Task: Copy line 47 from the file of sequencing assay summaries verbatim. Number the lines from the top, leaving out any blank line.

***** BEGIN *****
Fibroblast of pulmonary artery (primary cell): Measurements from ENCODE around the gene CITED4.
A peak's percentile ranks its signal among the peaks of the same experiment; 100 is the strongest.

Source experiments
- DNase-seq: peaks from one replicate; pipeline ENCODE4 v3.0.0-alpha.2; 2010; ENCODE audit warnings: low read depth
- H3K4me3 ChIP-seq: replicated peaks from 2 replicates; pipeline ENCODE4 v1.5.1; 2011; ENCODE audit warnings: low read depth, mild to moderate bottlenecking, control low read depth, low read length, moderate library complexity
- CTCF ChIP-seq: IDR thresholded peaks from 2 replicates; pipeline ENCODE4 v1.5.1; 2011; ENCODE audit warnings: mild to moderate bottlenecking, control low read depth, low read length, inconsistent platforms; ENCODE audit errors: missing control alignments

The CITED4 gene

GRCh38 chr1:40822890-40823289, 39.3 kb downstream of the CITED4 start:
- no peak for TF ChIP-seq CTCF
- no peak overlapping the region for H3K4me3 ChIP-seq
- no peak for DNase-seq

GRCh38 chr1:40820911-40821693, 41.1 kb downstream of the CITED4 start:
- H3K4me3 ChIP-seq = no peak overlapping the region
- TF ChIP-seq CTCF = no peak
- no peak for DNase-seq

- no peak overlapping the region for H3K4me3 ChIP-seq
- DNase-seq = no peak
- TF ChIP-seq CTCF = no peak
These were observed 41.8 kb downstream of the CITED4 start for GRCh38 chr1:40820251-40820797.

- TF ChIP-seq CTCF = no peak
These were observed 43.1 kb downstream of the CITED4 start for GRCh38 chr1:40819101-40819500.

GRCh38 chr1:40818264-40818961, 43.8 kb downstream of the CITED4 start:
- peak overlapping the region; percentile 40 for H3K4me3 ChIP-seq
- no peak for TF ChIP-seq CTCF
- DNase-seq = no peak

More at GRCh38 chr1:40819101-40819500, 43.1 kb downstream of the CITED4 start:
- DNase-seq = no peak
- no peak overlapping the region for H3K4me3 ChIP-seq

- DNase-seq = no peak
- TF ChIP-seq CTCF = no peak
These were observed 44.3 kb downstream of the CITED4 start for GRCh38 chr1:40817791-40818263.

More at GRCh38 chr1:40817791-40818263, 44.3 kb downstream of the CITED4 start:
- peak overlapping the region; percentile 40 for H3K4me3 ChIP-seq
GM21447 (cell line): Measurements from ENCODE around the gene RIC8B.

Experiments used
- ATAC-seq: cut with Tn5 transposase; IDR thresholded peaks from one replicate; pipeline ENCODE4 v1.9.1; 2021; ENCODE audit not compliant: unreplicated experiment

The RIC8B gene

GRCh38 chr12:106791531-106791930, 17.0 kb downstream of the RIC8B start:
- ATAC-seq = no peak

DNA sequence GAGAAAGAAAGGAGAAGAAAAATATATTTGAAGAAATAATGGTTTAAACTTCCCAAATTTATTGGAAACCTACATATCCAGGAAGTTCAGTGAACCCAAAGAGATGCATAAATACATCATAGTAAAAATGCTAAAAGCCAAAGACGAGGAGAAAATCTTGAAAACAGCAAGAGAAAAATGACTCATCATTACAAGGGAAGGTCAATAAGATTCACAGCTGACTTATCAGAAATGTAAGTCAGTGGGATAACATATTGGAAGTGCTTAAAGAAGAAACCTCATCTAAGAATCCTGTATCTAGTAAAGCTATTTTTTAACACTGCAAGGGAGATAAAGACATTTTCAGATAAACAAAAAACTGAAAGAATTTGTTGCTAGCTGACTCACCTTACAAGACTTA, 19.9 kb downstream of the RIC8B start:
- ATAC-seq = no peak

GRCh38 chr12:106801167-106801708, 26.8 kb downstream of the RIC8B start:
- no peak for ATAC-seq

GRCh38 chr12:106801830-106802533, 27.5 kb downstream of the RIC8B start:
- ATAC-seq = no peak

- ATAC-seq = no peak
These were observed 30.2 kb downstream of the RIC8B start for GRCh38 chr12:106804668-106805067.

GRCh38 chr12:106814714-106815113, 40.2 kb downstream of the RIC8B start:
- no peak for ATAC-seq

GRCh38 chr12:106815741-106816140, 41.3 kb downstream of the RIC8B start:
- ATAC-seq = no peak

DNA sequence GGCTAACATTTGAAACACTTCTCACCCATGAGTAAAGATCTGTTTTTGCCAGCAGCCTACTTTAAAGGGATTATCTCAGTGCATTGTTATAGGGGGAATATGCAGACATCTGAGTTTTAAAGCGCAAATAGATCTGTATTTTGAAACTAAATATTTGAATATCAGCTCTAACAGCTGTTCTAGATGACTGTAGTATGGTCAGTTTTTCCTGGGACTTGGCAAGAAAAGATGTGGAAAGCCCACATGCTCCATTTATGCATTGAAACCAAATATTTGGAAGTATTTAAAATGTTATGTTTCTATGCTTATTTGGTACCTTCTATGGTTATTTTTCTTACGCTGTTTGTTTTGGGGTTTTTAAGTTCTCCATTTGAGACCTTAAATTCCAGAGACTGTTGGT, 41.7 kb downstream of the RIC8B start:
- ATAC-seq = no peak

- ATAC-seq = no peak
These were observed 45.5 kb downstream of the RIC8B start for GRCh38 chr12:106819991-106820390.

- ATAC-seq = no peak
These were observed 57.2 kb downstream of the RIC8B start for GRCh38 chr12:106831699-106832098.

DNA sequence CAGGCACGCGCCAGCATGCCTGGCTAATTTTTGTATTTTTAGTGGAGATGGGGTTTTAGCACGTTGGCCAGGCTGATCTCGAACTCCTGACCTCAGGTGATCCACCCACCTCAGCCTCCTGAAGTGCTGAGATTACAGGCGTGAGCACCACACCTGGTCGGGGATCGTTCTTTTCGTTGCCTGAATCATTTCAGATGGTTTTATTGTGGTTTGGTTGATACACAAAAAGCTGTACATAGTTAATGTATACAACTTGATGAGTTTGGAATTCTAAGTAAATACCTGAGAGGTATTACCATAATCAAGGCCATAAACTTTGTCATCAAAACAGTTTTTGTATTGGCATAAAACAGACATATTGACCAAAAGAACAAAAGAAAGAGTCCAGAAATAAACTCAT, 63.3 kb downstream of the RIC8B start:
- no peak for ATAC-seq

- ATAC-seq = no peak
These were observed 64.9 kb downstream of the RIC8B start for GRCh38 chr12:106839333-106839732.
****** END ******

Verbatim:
These were observed 30.2 kb downstream of the RIC8B start for GRCh38 chr12:106804668-106805067.